Notch proteins are the receptors in a highly conserved signal transduction system used to communicate information between cells that contact each other. The overarching goal of this Project is to elucidate the mechanism by which canonical ligands expressed on signal-sending cells activate Notch receptors on signal-receiving cells. Specifically, we propose two complementary sets of studies that will decipher two of the critical events that are required for ligand-induced Notch signaling:
Aim 1. To determine how Mind bomb induces ligand-dependent Notch signaling We will exploit the modular nature of mib and our expertise in structural and biochemical methods to determine the molecular logic underlying Mind bomb function. Our top priorities will be i) to determine the structural basis for ligand-tail binding, and ii) to determine how the different Mib domains cooperate to transfer ubiquitin onto these tails.
Aim 2. To determine how ligand stimulation induces metalloprotease cleavage of Notch receptors One leading model for ligand-dependent activation of Notch posits that the endocytosis of bound ligand exerts a mechanical force on the receptor, releasing autoinhibitory interactions that protect the metalloprotease cleavage site. These studies will combine powerful single-molecule approaches and cellbased assays to evaluate the feasibility of the mechanical force model of Notch signal induction. Distinguishing between a mechanotransduction model and alternatives, such as allosteric

Public Health Relevance

Ligand-dependent Notch signaling is important in many cancer-related processes, including tumor cell grovi/th/survival, angiogenesis, and the host immune response. Surprisingly little is known about the molecular details of how Notch ligands activate Notch receptors. This project will perform studies that fill this gap in current knowledge, and in doing so elucidate key aspects of Notch receptor activation that are likely to produce insights leading to new ways to target Notch in various human diseases, including cancer.

National Institute of Health (NIH)
National Cancer Institute (NCI)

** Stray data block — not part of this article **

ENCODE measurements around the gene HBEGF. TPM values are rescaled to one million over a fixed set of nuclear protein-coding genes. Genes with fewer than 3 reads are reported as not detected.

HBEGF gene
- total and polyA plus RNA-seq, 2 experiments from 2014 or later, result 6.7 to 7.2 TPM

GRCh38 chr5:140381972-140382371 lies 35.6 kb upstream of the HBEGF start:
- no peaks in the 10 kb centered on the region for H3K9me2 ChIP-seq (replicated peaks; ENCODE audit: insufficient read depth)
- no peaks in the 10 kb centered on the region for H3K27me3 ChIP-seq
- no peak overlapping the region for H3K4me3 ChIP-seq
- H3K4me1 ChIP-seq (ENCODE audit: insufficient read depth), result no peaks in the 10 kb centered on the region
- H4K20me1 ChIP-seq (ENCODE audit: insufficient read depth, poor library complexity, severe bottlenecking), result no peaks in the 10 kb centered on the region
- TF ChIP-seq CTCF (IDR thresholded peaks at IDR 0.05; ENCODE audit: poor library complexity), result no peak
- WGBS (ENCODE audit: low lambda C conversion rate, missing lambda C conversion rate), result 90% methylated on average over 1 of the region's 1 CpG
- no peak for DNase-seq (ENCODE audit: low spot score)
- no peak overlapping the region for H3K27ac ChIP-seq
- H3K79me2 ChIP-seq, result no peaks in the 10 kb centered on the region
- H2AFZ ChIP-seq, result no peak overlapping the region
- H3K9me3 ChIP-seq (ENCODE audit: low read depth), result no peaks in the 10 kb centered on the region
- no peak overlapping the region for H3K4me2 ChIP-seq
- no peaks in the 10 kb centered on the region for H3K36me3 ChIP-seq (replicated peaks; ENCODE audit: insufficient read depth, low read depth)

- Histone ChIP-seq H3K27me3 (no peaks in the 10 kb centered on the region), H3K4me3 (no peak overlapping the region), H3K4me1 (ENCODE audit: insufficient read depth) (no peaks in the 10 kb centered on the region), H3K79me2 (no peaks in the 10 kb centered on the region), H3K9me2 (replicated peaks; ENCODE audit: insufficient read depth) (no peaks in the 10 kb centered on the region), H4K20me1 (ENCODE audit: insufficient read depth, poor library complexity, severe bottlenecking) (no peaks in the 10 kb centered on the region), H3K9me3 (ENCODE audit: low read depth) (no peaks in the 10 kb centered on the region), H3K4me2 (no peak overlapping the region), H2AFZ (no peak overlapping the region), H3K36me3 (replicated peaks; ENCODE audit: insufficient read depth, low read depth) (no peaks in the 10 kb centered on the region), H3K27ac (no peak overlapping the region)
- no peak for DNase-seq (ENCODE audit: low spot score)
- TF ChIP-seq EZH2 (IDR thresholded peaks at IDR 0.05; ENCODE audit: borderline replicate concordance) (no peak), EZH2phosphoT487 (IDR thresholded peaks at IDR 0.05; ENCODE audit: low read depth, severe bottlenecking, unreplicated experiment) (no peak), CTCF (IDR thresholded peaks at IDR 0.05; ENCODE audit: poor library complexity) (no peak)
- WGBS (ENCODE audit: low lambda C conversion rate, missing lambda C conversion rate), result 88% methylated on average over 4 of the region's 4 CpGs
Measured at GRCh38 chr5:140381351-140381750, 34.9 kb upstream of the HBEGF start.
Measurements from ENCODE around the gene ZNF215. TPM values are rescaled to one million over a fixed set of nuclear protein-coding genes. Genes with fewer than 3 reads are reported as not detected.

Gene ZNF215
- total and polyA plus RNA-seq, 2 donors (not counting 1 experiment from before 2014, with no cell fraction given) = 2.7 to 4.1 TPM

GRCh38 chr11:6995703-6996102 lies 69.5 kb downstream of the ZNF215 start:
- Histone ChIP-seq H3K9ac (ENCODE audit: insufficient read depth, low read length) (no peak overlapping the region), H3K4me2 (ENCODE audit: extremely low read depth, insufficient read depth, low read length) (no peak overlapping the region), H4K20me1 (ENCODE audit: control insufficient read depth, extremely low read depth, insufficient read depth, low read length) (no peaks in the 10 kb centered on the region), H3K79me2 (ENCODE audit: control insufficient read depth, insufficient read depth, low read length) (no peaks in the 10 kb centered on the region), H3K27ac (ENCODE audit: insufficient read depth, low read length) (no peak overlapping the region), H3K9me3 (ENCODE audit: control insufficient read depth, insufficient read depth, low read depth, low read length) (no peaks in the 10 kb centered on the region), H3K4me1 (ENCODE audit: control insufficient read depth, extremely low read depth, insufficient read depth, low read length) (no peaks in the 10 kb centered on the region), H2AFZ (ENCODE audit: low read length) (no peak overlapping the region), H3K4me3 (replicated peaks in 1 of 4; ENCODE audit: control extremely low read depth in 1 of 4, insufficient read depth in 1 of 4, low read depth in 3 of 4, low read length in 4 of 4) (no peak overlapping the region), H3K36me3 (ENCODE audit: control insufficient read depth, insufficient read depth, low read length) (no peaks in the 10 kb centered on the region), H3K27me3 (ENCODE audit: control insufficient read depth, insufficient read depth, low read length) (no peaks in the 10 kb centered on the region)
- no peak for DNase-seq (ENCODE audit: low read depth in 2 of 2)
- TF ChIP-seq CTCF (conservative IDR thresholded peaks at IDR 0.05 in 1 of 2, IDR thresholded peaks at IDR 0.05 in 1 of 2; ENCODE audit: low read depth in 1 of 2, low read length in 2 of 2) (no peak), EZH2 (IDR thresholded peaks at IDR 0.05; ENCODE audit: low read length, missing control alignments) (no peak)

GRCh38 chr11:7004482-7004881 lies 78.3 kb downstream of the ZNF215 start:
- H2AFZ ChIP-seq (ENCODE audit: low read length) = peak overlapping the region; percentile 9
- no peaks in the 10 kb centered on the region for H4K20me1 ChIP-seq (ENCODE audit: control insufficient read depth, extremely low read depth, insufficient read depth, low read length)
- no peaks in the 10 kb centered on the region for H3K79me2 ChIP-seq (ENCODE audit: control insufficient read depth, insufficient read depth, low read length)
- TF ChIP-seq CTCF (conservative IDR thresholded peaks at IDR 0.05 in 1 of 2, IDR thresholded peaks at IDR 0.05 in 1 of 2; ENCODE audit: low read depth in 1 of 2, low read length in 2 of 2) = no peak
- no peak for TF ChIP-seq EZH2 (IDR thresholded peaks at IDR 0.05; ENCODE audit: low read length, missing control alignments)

Research Program Projects (P01)
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Special Emphasis Panel (ZCA1-RPRB-J (J1))
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Brigham and Women's Hospital
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Yashiro-Ohtani, Yumi; Wang, Hongfang; Zang, Chongzhi et al. (2014) Long-range enhancer activity determines Myc sensitivity to Notch inhibitors in T cell leukemia. Proc Natl Acad Sci U S A 111:E4946-53
Arnett, Kelly L; Blacklow, Stephen C (2014) Analyzing the nuclear complexes of Notch signaling by electrophoretic mobility shift assay. Methods Mol Biol 1187:231-45
Wang, Hongfang; Zang, Chongzhi; Taing, Len et al. (2014) NOTCH1-RBPJ complexes drive target gene expression through dynamic interactions with superenhancers. Proc Natl Acad Sci U S A 111:705-10
Dail, Monique; Wong, Jason; Lawrence, Jessica et al. (2014) Loss of oncogenic Notch1 with resistance to a PI3K inhibitor in T-cell leukaemia. Nature 513:512-6
Gerhardt, Dawson M; Pajcini, Kostandin V; D'altri, Teresa et al. (2014) The Notch1 transcriptional activation domain is required for development and reveals a novel role for Notch1 signaling in fetal hematopoietic stem cells. Genes Dev 28:576-93
Stoeck, Alexander; Lejnine, Serguei; Truong, Andrew et al. (2014) Discovery of biomarkers predictive of GSI response in triple-negative breast cancer and adenoid cystic carcinoma. Cancer Discov 4:1154-67
Tiyanont, Kittichoat; Wales, Thomas E; Siebel, Christian W et al. (2013) Insights into Notch3 activation and inhibition mediated by antibodies directed against its negative regulatory region. J Mol Biol 425:3192-204
Andrawes, Marie Blanke; Xu, Xiang; Liu, Hong et al. (2013) Intrinsic selectivity of Notch 1 for Delta-like 4 over Delta-like 1. J Biol Chem 288:25477-89
Chiang, Mark Y; Shestova, Olga; Xu, Lanwei et al. (2013) Divergent effects of supraphysiologic Notch signals on leukemia stem cells and hematopoietic stem cells. Blood 121:905-17
Blacklow, Stephen C (2013) Refining a Jagged edge. Structure 21:2100-1

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